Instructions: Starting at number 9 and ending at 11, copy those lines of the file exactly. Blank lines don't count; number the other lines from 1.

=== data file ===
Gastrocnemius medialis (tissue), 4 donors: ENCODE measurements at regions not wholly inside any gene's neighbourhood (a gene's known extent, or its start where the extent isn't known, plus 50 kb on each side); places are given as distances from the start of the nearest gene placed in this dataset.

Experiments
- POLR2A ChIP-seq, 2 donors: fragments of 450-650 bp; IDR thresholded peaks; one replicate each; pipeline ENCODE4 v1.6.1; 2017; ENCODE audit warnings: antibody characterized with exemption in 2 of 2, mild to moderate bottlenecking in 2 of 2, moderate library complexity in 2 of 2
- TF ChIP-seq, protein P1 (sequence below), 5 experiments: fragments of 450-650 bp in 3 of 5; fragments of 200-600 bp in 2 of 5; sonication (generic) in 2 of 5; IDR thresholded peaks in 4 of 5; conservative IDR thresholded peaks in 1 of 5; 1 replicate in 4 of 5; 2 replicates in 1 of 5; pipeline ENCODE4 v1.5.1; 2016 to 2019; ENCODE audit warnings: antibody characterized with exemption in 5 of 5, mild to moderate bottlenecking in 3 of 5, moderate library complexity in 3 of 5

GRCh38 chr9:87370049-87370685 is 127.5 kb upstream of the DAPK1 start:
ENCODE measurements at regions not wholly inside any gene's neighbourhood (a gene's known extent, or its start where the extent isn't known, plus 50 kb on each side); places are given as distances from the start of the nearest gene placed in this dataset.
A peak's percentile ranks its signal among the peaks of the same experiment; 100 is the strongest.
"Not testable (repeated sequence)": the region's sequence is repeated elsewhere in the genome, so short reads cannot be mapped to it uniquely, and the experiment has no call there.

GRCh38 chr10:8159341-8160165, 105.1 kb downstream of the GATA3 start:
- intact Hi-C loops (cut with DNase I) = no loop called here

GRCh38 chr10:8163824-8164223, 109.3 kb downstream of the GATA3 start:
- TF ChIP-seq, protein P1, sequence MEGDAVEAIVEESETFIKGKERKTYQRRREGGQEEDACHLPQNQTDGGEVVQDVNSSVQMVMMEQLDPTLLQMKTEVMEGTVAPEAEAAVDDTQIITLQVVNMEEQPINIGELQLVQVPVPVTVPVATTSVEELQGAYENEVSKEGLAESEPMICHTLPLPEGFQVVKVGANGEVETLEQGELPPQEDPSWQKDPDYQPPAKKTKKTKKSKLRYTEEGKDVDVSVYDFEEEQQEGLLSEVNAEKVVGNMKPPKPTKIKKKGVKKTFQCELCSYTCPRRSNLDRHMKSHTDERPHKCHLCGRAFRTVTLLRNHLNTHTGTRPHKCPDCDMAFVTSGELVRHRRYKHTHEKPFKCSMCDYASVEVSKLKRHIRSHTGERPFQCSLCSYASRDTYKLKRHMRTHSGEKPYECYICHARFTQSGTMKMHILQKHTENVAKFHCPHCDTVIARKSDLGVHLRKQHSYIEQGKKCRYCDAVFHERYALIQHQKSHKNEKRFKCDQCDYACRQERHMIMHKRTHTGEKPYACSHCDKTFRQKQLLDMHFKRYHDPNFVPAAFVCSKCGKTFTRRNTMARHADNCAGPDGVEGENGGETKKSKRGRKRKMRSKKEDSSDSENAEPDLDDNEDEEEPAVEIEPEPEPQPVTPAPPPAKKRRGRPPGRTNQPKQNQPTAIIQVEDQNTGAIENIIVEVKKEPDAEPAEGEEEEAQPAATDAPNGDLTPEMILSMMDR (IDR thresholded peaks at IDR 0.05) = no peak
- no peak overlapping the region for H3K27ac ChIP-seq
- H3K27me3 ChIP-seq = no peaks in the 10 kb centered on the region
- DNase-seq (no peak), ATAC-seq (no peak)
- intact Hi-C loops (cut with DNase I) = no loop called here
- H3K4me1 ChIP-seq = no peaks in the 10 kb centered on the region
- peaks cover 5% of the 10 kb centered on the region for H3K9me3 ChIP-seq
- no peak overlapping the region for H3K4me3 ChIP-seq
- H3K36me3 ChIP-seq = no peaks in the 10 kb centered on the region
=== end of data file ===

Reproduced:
GRCh38 chr10:8159341-8160165, 105.1 kb downstream of the GATA3 start:
- intact Hi-C loops (cut with DNase I) = no loop called here

GRCh38 chr10:8163824-8164223, 109.3 kb downstream of the GATA3 start: